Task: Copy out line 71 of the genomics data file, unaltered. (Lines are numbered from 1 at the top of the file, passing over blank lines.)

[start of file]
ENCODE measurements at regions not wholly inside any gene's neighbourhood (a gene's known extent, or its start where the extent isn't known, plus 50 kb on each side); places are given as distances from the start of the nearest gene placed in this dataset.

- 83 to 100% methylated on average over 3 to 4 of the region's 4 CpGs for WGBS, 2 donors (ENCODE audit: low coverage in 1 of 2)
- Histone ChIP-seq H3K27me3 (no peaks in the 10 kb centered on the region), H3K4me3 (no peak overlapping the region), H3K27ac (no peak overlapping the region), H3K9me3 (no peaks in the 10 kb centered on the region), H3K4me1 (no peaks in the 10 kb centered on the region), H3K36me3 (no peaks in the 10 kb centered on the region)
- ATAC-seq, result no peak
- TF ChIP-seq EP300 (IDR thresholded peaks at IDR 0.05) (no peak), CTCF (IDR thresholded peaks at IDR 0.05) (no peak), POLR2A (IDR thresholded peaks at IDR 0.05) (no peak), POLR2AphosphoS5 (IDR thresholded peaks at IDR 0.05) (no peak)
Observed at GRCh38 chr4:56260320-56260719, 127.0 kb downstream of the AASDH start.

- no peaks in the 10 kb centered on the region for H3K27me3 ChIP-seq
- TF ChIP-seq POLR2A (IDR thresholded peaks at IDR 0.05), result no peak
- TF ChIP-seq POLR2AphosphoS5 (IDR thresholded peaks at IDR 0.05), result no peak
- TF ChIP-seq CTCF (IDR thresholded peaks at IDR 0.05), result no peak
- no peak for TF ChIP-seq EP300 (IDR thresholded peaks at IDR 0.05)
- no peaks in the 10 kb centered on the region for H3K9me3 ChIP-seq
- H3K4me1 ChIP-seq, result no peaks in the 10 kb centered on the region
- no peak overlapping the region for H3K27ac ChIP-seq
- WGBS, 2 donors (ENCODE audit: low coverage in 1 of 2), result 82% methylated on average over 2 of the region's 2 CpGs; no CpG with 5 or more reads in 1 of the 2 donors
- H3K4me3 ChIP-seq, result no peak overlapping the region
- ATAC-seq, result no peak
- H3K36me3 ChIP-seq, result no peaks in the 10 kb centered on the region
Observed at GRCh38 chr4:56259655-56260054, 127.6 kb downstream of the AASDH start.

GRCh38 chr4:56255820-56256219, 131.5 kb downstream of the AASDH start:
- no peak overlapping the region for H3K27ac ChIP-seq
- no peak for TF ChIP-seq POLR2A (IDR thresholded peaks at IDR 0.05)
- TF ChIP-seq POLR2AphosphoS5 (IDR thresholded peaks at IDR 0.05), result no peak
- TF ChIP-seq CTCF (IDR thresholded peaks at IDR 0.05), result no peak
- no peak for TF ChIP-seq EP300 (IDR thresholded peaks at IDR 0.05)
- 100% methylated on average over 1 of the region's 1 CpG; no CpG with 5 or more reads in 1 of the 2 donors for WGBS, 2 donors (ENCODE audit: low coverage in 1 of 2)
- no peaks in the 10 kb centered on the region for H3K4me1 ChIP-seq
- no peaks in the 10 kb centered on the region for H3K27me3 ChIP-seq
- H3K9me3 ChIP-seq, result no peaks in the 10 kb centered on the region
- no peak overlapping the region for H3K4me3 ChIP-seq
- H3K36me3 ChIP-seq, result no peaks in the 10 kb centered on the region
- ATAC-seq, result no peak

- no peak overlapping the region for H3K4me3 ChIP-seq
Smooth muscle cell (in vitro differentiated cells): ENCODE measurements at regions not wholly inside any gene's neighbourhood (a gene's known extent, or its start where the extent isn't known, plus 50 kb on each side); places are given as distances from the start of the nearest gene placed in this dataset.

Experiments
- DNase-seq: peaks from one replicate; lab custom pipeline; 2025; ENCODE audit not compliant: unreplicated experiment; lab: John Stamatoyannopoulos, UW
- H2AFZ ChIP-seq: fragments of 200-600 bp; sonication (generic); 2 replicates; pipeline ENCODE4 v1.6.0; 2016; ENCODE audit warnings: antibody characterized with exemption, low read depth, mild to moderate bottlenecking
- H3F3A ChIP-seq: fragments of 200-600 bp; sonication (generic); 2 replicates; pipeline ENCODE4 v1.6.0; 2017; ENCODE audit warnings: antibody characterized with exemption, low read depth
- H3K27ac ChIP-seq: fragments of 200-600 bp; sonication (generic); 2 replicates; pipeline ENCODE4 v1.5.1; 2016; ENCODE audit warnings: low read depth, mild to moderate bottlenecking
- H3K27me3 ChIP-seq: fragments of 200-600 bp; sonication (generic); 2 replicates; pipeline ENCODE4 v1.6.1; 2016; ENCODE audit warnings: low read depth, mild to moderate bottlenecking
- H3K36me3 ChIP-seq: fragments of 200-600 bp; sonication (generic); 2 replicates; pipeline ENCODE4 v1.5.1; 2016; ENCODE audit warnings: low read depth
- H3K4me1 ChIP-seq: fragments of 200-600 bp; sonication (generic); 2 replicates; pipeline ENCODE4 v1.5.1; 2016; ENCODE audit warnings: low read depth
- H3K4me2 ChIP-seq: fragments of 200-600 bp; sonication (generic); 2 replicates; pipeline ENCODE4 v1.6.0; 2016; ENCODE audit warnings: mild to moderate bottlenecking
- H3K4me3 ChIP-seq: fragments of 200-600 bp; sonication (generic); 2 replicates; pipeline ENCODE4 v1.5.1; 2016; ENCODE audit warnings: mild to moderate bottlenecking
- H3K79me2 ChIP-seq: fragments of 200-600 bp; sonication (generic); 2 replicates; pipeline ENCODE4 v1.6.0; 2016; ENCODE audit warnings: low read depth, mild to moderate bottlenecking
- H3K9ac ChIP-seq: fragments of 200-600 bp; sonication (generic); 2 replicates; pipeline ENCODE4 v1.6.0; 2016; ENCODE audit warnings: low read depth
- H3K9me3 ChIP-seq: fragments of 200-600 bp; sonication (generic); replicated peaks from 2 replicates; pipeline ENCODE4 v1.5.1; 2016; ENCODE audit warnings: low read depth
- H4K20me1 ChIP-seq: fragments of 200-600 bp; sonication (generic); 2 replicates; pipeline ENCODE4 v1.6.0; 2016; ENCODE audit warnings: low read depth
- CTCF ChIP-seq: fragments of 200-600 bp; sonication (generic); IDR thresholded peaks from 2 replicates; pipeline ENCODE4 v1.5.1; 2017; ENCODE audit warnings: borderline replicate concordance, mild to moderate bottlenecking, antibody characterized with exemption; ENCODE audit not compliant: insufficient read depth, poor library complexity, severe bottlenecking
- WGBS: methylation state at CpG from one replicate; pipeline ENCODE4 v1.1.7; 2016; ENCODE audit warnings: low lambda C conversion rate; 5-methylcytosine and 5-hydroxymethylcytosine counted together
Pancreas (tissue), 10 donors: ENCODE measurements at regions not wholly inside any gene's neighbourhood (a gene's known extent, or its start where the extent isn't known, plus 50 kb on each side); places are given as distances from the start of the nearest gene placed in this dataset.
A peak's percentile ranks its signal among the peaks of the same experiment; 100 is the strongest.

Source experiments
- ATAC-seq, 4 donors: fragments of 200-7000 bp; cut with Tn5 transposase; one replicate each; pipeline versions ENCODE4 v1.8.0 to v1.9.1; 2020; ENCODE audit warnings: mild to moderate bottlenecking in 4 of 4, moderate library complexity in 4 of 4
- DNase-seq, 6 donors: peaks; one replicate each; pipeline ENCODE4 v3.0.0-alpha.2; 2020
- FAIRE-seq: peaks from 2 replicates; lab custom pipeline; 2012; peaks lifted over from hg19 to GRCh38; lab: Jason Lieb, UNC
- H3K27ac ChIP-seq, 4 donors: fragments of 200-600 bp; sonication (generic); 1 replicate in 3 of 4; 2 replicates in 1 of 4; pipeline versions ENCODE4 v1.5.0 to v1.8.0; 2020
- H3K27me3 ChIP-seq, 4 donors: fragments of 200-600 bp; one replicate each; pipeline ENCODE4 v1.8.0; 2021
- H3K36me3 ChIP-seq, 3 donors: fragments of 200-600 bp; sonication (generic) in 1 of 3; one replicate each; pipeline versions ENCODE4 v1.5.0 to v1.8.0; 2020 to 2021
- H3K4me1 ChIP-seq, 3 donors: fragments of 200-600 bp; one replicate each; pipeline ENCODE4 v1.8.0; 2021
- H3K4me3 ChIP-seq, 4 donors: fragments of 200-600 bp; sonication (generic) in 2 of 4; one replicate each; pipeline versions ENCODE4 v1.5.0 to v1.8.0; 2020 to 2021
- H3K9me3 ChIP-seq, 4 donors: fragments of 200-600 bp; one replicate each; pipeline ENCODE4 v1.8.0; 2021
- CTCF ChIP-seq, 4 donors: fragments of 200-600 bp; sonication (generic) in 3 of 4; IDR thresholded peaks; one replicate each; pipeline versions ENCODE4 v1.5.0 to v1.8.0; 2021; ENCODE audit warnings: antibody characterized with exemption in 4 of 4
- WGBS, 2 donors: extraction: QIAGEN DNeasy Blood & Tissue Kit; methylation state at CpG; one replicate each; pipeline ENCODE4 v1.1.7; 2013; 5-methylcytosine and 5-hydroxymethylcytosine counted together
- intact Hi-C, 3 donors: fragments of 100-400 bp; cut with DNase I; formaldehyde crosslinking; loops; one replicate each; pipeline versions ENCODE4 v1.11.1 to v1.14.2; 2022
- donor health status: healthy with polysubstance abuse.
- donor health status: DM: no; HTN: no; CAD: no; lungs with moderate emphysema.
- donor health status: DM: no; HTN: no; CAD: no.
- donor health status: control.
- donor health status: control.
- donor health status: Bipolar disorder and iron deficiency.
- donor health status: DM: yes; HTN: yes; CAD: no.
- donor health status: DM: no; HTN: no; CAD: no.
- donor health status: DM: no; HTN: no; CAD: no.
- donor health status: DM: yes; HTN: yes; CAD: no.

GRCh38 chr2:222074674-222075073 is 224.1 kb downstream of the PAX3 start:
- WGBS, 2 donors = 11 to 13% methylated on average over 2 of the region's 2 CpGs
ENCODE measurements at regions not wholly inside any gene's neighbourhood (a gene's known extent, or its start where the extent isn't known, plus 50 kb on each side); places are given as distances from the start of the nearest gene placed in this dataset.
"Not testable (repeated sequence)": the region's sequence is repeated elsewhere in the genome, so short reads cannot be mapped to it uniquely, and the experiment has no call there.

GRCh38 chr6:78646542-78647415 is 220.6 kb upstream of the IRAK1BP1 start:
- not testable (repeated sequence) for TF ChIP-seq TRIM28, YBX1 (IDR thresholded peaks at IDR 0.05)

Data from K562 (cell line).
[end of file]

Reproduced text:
- donor health status: Bipolar disorder and iron deficiency.